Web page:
Cairo, The Arab Weekly – Former Arab League secretary-general Amr Moussa remains a busy man. A veteran of Middle East politics — he was Egyptian Foreign minister from 1991-2001 — Moussa is keeping a weather eye on the national, regional and international situation, including attending the World Economic Forum in January in Switzerland.
Moussa, speaking at his office in Cairo one day after the anniversary of the January 25th, 2011, Egyptian revolution, addressed many of the unprecedented challenges the Middle East is facing.
“Yes, it was a real revolution and as a reaction to bad governance but it was also hijacked very quickly and it didn’t last long,” Moussa told The Arab Weekly. “Still, the effect is deep. The change has started. Egypt will never go back to how it was before and I believe the reaction will take a long time but there will be a new Egypt at the end of the road.
“Of course, it could be better but this is the beginning.”
Six years after the revolution, Egypt finds itself confronted with a region in flux and is backing different sides in conflicts in Syria, Yemen and Libya. This is a precarious state that is raising tensions between Cairo and traditional stalwart supporter Saudi Arabia. Many Egyptian officials deny any tension between Riyadh and Cairo but the signs of strain are clear.
“Egyptian-Arab relations have their own life,” Moussa said. “There are pushes and pulls — positives and negatives — but all of us feel that, in the final analysis, we all belong to the Arab nation. We all belong to the Arab world and the differences will be dealt with as we go.”
He added: “This is not the first time that Egypt and other Arab countries [have had problems]. You remember after Camp David? That was a total boycott. And then you see what happened thereafter. So, I hope, I trust, that this tense situation will not continue for long.
“I agree with you, of course it is a tense situation. Of course, relations are not what they should be among Arab countries.”
Moussa said the region has completely changed and that change requires Arab countries to work together to build a more stable future.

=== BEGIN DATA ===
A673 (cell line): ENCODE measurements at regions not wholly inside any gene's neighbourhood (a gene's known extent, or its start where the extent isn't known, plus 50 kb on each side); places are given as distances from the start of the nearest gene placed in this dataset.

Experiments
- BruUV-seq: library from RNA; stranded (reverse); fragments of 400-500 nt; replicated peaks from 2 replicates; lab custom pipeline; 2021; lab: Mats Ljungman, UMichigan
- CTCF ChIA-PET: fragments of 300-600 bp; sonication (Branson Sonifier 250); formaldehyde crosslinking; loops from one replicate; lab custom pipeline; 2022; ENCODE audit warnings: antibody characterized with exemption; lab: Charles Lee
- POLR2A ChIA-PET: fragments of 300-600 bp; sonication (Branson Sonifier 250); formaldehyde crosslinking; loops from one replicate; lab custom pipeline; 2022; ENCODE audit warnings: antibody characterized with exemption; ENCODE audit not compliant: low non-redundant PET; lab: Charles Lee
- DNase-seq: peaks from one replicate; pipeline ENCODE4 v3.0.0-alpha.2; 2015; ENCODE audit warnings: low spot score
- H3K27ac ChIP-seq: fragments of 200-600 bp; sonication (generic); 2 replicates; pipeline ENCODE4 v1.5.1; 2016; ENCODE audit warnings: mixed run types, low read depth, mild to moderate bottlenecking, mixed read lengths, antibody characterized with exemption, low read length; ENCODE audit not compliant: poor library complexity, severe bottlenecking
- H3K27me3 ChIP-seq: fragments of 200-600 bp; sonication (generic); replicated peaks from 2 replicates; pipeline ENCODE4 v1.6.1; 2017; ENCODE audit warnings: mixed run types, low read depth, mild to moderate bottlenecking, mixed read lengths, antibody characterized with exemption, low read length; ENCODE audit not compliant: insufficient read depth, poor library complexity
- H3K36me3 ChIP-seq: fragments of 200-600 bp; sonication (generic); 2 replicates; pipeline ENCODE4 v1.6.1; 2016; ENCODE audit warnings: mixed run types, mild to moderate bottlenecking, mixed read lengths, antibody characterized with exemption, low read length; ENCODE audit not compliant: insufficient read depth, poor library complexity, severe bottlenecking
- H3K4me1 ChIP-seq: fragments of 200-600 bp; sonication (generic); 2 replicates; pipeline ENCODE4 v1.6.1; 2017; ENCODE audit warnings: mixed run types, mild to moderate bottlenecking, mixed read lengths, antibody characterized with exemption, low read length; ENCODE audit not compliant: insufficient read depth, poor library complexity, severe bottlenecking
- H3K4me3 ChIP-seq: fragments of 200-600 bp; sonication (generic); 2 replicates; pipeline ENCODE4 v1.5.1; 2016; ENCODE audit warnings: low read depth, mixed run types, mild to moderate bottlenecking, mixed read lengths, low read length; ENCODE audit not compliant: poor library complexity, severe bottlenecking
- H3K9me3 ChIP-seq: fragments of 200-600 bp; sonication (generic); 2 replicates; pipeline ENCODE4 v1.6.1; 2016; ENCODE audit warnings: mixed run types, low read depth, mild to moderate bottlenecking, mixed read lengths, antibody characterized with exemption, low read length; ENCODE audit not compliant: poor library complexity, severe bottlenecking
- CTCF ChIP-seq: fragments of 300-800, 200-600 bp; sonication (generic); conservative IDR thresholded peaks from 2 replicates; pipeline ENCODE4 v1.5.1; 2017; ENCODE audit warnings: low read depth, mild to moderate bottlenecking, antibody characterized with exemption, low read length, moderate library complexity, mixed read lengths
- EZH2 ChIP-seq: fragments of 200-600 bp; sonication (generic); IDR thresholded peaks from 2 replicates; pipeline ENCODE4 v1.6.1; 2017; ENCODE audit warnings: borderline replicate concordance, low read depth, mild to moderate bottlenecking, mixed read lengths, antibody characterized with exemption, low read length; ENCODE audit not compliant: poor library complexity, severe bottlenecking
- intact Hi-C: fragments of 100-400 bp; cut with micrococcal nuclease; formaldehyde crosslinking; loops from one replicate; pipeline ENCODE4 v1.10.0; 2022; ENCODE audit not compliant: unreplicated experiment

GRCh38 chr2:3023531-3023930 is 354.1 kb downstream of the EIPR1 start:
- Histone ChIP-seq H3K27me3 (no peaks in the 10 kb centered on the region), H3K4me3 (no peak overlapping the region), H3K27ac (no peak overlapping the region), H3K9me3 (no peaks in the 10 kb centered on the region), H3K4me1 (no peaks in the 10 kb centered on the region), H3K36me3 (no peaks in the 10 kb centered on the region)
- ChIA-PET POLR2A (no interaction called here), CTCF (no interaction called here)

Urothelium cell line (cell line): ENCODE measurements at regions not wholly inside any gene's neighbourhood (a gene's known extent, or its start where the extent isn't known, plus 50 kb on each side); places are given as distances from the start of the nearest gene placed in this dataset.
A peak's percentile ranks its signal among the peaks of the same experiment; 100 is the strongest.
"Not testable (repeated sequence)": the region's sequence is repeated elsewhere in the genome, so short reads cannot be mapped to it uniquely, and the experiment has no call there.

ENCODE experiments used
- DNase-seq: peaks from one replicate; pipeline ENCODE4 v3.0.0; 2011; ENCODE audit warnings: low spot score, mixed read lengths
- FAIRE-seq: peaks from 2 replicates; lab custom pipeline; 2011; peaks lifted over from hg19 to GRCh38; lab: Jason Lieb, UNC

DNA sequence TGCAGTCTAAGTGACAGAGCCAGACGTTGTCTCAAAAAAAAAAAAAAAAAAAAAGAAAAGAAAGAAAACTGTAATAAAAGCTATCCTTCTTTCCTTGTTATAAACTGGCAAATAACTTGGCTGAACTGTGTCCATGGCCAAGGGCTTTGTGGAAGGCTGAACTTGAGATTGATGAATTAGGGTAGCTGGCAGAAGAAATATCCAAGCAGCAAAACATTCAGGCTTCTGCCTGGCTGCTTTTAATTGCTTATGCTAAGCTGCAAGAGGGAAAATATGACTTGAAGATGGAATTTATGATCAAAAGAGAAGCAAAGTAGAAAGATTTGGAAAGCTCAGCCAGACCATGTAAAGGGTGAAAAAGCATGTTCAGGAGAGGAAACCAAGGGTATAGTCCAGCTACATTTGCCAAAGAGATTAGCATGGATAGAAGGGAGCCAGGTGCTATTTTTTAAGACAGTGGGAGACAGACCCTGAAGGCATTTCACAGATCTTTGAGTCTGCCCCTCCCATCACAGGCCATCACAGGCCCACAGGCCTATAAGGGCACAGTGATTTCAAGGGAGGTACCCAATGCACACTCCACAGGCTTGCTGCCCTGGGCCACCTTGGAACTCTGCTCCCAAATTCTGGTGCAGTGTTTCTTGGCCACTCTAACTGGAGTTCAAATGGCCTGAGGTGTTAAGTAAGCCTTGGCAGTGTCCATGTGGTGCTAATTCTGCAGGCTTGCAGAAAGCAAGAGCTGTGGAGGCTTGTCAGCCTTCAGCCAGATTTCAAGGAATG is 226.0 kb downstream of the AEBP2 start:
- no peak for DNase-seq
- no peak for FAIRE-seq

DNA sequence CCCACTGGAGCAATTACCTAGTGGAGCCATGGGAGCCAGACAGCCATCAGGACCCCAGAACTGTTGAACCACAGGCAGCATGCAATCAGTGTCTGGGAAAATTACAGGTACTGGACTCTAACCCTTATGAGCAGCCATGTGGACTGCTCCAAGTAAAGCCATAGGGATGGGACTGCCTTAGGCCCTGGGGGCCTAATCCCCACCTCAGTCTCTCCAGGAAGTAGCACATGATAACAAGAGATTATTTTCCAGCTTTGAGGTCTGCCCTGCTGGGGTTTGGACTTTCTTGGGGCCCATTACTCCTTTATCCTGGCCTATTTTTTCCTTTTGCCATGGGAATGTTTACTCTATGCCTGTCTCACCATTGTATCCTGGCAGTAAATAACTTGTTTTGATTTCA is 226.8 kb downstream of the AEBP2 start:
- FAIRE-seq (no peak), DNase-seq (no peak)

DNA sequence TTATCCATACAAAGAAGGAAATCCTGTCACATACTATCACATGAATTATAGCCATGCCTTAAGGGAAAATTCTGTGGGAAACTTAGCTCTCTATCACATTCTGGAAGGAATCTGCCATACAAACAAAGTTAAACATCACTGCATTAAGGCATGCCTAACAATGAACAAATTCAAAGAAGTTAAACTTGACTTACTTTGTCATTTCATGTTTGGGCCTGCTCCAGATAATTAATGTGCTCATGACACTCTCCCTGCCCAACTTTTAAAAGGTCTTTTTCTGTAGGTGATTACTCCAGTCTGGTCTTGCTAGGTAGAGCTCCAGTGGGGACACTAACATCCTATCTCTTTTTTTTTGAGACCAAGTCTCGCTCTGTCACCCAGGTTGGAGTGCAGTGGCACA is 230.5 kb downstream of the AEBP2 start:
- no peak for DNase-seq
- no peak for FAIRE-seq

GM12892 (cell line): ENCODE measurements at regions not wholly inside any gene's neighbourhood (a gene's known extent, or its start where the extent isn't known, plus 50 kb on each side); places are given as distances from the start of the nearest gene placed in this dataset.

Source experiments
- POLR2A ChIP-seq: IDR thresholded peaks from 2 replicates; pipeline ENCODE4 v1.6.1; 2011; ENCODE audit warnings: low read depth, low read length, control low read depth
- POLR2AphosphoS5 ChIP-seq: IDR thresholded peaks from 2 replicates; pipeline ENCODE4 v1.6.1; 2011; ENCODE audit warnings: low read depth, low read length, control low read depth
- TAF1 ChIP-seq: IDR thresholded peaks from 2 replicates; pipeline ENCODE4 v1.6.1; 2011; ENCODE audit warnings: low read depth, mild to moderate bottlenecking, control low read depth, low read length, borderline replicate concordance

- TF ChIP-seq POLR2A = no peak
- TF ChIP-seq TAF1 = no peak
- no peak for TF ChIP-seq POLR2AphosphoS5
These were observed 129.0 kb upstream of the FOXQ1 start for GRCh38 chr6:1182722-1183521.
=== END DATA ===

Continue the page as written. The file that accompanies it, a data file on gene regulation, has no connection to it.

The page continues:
“With the developments that are taking place we have to discuss the future regional arrangement, particularly following the advent of two regional powers — Iran and Turkey — which are after all from the region but are not Arab,” he said.
“So, I believe that the solution to the Syrian issue and with it the Iraqi issue and with it the Kurdish issue and with it the Iranian ambitions and [safeguarding] Arab rights is for all of this to be dealt with in one pot. We must all sit and talk about the future of the region. And this is the constructive thing I am calling everybody to do.”
Moussa warned that, unless it worked together to put forward a clear vision for the future of the region, the Arab world could see the United States and Russia try to impose a vision that would lead to disaster.
“Should they [Moscow and Washington] commission Iran and Turkey to take care of the region? They can’t. They just can’t,” Moussa said. “They [Iran and Turkey] are not Arab. The majority [of the Middle East] is Arab and the Arabs will never say ‘Yes, sir’ to Turkey or Iran. But if there are leaders from among our own ranks, like the Saudis and Egyptians, so I believe this is the way to solve the problems.”
As for whether Egypt, which has been preoccupied with domestic concerns over regional ones since the 2011 revolution, has returned to its regional role after the revolution, Moussa was clear.
“No, not yet but we are on the way,” he said. “It will take time and sound policies but the Arab world is in need of Egypt. Wherever you go, you will hear talks that ‘We cannot do it without Egypt. We want Egypt back’. This, in itself, is essential for Egypt to assist the situation. As the Arabs need Egypt, Egypt also needs the Arabs and altogether we can do the game. Separately we can’t.”
Egypt must play a larger role in resolving regional crises, Moussa said, particularly the political and security crises next door in Libya.
“We witness active politics. Yes, Egypt is playing a role there, particularly as the situation in Libya is a threat to Egypt if it is left to the terrorists. They were eyeing Egypt [from Libya], especially [the Islamic State] ISIS. So, the role of neighbouring countries, and particularly Egypt, is to bring together all of the parties in the Libyan conflict to sit together and chart the route forward. I can see some glimpse of hope now.”
Speaking less than one week after the inauguration of Donald Trump as the US president, Moussa struck a note of caution. “Well, the beginning has not been very encouraging but let us wait and see how things will develop. In the United States, it is not just the personage of the president himself; there are the rest of the institutions as well. So, let us give him the first 100 days, or even the first six months,” he said.
“Let us give him a chance. Provided, of course, that he does not embark on something that will confuse the whole issue,” he added, speaking before Trump’s controversial decree to ban citizens of seven Muslim countries from entering the United States.
This article was originally published here.